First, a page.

“His ear heard more than what was said to him, and his slow speech had overtones not of thought, but of understanding beyond thought.”
― John Steinbeck,
The answer is simple really but it’s hard for us to embrace. Proverbs 9:10 says “The fear of the Lord is the beginning of wisdom, and the knowledge of the Holy One is understanding.” We wince at the idea of “fearing the Lord” because we don’t want to be afraid of God. We could talk around it, but we must start with the obvious: God is God and we are not.
God said “For my thoughts are not your thoughts, neither are your ways my ways. For as the heavens are higher than the earth, so are my ways higher than your ways and my thoughts than your thoughts” (Isaiah 55:8–9). For Paul, the cross of Christ is the ultimate example of humanity’s inability to comprehend and accept God’s ways. God’s gift of salvation appears to some people as foolishness in light of their “knowledge” or offensive in light of their enlightened sensitivities.
Even we who are believers must remember that we do not naturally comprehend God’s wisdom or ways. Like the Greeks, we will continue to consider God’s ways to be foolish at times; like the Jews, we will occasionally be offended by God’s plans.
It’s easy to be arrogant, but it’s a grave mistake. Our job isn’t to figure God out. Our job is to glorify Him. That’s wisdom.
1 Corinthians 1:18–2:5
18 For the message about the cross is foolishness to those who are perishing, but to us who are being saved it is the power of God. 19 For it is written,
“I will destroy the wisdom of the wise,
and the intelligence of the intelligent I will confound.”
20 Where is the wise person? Where is the scribe? Where is the debater of this age? Has not God made foolish the wisdom of the world? 21 For since, in the wisdom of God, the world through its wisdom did not know God, God was pleased through the foolishness of preaching to save those who believe. 22 For indeed, Jews ask for sign miracles and Greeks seek wisdom, 23 but we preach Christ crucified, to the Jews a cause for stumbling, but to the Gentiles foolishness, 24 but to those who are called, both Jews and Greeks, Christ is the power of God and the wisdom of God. 25 For the foolishness of God is wiser than human wisdom, and the weakness of God is stronger than human strength.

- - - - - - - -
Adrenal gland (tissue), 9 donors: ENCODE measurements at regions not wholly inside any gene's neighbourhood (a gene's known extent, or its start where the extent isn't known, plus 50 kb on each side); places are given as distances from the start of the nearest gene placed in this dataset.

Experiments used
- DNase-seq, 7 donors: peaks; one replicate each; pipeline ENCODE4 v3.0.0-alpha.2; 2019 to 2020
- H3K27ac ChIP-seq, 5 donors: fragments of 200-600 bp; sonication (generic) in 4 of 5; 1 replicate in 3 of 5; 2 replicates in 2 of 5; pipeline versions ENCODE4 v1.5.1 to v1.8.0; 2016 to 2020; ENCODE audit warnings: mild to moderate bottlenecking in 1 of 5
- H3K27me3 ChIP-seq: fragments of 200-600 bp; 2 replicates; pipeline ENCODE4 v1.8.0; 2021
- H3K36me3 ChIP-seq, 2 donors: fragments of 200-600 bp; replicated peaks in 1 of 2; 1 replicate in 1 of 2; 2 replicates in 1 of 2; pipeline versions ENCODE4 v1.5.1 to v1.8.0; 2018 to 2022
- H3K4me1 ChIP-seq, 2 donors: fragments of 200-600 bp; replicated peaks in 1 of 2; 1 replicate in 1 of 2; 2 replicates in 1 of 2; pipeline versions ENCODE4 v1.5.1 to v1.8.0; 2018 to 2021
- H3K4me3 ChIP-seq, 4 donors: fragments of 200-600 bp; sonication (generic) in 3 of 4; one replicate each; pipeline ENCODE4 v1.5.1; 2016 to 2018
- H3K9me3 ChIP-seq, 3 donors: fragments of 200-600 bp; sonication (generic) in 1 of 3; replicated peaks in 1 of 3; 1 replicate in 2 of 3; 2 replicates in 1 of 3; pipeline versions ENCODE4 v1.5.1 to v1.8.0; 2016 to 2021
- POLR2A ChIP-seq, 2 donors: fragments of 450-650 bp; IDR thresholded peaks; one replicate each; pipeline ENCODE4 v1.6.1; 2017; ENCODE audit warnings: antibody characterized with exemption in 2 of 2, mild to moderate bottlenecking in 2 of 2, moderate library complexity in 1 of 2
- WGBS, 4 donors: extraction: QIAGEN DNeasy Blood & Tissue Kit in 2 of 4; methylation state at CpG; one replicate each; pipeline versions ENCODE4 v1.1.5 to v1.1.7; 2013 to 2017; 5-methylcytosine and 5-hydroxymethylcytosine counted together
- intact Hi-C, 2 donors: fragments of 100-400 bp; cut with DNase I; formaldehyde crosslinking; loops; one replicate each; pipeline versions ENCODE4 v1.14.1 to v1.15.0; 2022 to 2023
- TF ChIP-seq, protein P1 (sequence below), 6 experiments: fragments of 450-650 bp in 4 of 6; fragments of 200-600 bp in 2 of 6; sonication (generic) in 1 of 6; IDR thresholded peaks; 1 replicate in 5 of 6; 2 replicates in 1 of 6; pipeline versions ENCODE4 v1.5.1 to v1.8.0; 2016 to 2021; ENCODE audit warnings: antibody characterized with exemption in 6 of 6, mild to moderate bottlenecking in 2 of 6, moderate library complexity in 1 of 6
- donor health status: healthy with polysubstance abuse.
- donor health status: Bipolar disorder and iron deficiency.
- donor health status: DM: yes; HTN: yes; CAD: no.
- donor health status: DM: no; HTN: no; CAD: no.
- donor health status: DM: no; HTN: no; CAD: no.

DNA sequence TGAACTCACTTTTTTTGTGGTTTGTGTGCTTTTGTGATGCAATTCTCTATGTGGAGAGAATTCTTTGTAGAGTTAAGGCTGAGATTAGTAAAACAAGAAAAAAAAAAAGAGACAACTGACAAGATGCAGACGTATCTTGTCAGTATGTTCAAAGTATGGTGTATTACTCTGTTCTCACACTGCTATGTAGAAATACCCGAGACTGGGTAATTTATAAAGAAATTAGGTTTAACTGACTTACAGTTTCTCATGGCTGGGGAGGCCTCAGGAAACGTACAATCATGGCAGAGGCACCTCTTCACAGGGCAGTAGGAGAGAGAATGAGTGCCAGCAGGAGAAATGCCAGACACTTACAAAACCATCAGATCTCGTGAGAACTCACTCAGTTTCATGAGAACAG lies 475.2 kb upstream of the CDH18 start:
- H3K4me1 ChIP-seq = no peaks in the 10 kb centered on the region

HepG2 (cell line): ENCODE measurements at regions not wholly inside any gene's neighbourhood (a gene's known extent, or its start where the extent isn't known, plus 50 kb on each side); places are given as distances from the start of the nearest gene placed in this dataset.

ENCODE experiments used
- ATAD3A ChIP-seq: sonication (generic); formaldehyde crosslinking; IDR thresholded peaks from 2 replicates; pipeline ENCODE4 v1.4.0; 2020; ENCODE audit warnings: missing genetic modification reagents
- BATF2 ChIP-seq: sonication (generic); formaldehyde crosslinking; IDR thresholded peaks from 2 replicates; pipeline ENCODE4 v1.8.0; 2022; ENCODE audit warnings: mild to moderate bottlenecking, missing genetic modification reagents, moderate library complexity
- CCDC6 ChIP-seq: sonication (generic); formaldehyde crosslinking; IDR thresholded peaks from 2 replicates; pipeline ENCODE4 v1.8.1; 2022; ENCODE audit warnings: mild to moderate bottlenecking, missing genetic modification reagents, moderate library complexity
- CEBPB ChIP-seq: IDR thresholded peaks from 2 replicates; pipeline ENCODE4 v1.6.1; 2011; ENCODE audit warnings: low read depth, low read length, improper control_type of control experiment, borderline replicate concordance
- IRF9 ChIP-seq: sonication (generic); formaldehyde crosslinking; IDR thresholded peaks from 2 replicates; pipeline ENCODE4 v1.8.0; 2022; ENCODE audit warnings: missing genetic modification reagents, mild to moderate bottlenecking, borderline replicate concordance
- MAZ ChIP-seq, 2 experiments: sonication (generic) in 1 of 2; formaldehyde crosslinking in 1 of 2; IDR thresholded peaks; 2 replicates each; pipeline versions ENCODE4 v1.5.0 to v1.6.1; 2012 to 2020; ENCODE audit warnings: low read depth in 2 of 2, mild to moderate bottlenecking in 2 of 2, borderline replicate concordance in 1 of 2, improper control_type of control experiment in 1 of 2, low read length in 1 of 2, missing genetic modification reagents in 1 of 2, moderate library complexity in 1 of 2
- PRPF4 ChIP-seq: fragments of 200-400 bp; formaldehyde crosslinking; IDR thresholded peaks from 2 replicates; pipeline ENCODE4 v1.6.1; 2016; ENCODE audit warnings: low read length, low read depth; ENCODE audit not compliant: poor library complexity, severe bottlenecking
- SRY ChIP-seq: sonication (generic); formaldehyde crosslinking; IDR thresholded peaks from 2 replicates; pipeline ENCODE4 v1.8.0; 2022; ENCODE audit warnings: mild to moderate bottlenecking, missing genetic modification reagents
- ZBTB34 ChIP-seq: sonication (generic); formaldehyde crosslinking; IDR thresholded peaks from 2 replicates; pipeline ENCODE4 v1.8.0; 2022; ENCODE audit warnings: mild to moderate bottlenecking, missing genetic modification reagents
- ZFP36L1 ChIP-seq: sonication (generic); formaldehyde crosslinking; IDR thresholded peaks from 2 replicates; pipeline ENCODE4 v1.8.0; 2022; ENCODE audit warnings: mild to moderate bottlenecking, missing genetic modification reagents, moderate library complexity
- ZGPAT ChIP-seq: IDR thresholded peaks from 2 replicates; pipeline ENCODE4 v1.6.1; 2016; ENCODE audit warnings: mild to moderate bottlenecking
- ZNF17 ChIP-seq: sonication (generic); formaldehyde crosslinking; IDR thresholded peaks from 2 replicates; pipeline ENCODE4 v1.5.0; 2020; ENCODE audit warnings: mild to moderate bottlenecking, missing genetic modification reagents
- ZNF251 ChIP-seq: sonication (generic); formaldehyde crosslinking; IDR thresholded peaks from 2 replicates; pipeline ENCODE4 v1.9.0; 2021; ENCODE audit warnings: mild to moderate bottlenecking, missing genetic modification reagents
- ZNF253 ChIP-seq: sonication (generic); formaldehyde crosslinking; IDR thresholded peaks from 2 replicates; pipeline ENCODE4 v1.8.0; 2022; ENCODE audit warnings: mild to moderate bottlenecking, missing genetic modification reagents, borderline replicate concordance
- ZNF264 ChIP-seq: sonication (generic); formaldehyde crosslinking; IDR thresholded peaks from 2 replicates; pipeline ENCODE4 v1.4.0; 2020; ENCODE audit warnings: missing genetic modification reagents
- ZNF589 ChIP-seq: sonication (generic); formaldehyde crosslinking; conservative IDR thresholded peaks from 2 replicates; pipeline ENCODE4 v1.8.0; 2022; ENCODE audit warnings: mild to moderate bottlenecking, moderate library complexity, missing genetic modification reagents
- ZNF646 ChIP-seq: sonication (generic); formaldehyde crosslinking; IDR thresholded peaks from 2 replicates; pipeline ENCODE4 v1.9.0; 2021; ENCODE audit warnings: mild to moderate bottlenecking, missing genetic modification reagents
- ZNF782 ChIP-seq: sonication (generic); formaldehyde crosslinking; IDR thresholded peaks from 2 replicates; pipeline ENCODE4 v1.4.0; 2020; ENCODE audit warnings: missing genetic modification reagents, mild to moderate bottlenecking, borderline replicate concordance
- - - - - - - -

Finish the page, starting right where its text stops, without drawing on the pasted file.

Digging Deeper: Wisdom
Our usual understanding of “wisdom” is intellectual insight, with no necessary connection to ethics. In contrast, biblical wisdom embraces ethics. The Old Testament background to the concept of wisdom focuses on the word root hòkm, from which the word hòokmah (“wisdom”) is derived, and is commonly translated “sophia” in Greek.
In the Bible the height of human wisdom is proper awareness of and obedience to God, and no person who was rebellious toward God could be considered truly wise.
Paul emphasizes the revealed nature of God’s wisdom. People cannot approach God through human wisdom (“… the world did not know God through wisdom …”), but must accept “the folly of what we preach to save those who believe” (1 Cor 1:21). In contrast to insight revealed by human wisdom, God’s truth must be revealed. Without His revelation of truth, we are simply guessing.